2. Sleep. I am trying very hard to go to bed at 10 p.m., no later. It’s difficult to “be done” by then, but I am trying to honor it, Sunday through Thursday. On the weekends, all bets are off, although I tend to let myself sleep later (ha ha, 7 a.m. is later!) and, heck, if I can I grab a short nap. (That doesn’t happen often, but it’s something I’m often on the lookout for.)

3. Going to church. I have a confession: Some Sundays, I don’t get my butt to church. But I’m discovering that going to church for me is like a reset button: I get to unload my concerns and prayers, and start the week a little lighter. So I’m re-prioritizing it to Number One thing to do on Sunday.

Other things on the table: therapy — as space to help me see my way ahead, to plan; an in-home nanny for the summer, as a way to make mornings easier, and change up my after-work time, make it more about being with the children than lots of pickup/driving time; the continual search for a different career path; time with friends, even if it’s just one friend for a couple hours during the week; and (possibly) getting back into the poetry writing scene. That last one is probably the most challenging.

Support

My parents pretty much saved my sanity this past weekend, and I would like to publicly thank them for their assistance. I certainly hope that they enjoyed their time and their grandchildren (I am aware that I was probably not the best company), but the services they rendered simply cannot be overlooked.

Parenthood is filled with many joys, love, wonders, and warm fuzzies.

It is also filled with lots of driving, and occasionally the need for colocation (shout-out to @gwenix for that term).

In the normal course of things, I am fine with this. But this weekend came uncomfortably close to testing my limits.

Kate graduated from preschool on Friday, and Flora had a gymnastic show on Saturday. Flora also had rehearsal for her gymnastic show on Friday (5 to 7 p.m.!), and a birthday party on Saturday. I was also planning to take the girls to the musical at Flora’s grade school Sunday afternoon.

Friday, I was scheduled to leave work at 4 p.m. (I had started the day extra early), but I ended up leaving at 3:45 because I had forgotten that Flora actually needed a meal in between her pick up from school and rehearsal. I had planned ahead and gotten her clothes together so she could change after school, but I hadn’t thought about food.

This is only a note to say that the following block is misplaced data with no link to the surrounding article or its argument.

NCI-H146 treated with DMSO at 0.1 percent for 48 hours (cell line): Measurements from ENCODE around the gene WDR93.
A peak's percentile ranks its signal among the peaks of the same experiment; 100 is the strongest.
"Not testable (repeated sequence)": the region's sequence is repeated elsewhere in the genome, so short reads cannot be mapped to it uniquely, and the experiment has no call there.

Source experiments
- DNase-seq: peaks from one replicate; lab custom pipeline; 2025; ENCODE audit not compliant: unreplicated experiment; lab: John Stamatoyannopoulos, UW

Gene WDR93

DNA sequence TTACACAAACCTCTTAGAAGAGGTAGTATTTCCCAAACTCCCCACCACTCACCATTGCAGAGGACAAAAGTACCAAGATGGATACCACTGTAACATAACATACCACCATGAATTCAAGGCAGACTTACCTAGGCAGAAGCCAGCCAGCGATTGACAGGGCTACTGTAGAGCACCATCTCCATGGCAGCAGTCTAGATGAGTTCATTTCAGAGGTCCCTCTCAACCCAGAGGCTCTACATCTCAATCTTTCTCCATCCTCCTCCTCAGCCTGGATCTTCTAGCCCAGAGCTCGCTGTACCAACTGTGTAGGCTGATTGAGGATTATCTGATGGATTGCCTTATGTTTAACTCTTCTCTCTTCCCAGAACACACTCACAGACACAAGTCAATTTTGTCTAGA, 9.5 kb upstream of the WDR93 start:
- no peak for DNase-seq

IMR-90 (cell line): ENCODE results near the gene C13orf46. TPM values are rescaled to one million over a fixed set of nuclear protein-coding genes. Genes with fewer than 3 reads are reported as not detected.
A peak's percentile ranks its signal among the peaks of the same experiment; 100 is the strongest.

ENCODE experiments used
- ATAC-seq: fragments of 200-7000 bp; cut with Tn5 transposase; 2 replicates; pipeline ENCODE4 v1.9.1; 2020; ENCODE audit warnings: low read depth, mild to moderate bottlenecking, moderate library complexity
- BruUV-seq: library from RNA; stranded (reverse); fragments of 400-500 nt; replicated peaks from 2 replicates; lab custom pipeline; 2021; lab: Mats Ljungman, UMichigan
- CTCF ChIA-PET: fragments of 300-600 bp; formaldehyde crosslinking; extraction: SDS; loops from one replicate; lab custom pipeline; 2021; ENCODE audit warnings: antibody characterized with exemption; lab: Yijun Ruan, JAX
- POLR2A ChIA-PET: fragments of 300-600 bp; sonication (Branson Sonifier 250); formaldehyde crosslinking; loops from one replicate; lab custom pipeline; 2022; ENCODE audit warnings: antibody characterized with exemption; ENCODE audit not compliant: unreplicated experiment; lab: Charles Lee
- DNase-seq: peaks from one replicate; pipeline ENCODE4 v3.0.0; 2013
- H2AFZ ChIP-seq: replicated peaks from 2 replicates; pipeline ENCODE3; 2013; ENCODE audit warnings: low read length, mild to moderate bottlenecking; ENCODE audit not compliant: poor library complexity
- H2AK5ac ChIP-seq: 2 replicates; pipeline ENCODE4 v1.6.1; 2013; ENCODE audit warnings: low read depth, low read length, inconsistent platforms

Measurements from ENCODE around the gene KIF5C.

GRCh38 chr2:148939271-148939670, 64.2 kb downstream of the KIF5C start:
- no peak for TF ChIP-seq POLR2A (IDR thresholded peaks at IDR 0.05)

Like me, my children, when hungry, are an angry force to be reckoned with.

So I drove through a McDonalds, requesting a kids’ meal with a cheeseburger — minus the burger. They got it backwards, and instead of giving me a bun with cheese, they gave me a patty with cheese and no bun. #fastfoodFAIL

And then, when I got to the school it turned out that I had packed Flora’s sneakers, but had forgotten to actually put her clothes in her backpack. #momFAIL

She did, however, thank me for the french fries and apple fries as we were driving. She checked out the burger situation, thinking maybe she would eat the cheese, but ultimately decided against that.

Right around this time I tweeted, “I need a fucking wrinkle in time. #tesseract”. Flora was supposed to be at her rehearsal at 4:45 p.m. Fortunately, my parents were already scheduled to pick up Kate and Michael, plus take out dinner that I had already ordered. When I unexpectedly pulled up in a big ole hurry at 4:35, they were already at the house.

My dad, unassumingly, decided he would take Flora to her rehearsal and pick up dinner and bring it home and we’d eat and then he would pick her up from rehearsal and take her to Kate’s graduation.

And that’s pretty much what happened. (I should’ve given him more exact directions; his GPS took him the long way — of course.) But at least I was free to concentrate of the star of the evening, Kate. (Who, at graduation, introduced herself using every name she has: Kate Kathryn Castle Mangine.)

My parents also took Kate on Saturday afternoon, running her around Point State Park with her cousins, while M napped and Dan drove Flora to her birthday party (he also picked her up and shopped for some dinner items). All-in-all, I had tons of backup this weekend, including my ILs, Dan, and my parents, and my children were properly feted, and we even got some shopping done (after seeing Suessical Jr. at Flora’s school on Sunday — day of rest, my butt).

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Side notes: Dan and I talked a lot about last Friday’s post, and some conclusions we need to draw from it. I know whatever happens, I have that man in my corner, and that means the world to me.

Also, speaking of my butt, between sitting in a padded pew for Kate’s graduation, perching on bleachers for Flora’s gymnastic show, and sitting in hard folding chairs at the play Sunday, my back, bum, and upper legs are very unhappy with me. May have to move up that next chiropractic appointment!

Finally, at the start of Flora’s gymnastic show, they had a vaulting routine involving about 30 girls, ranging in age from (I’m guessing) 10 to 18. It was AMAZING, watching those bodies fly through the air (no exaggeration). And, um, I cried quite a lot. I’m still trying to put my finger on why.

So, how was *your* weekend? Who steps up for you the most when you need it?

Breach

I’ve been trying to figure out if my stress levels have passed an acceptable level.

There are some unfortunate signs they have.

In case you are unaware, here are the top ten stress-creating situations:

1. Divorce/Breakup.
2. Bereavement.
3. Losing a job.
4. Wedding planning.
5. Work.
6. Kids/Family.
7. Debt.
8. Commuting.
9. Studying for exams.
10. Pregnancy.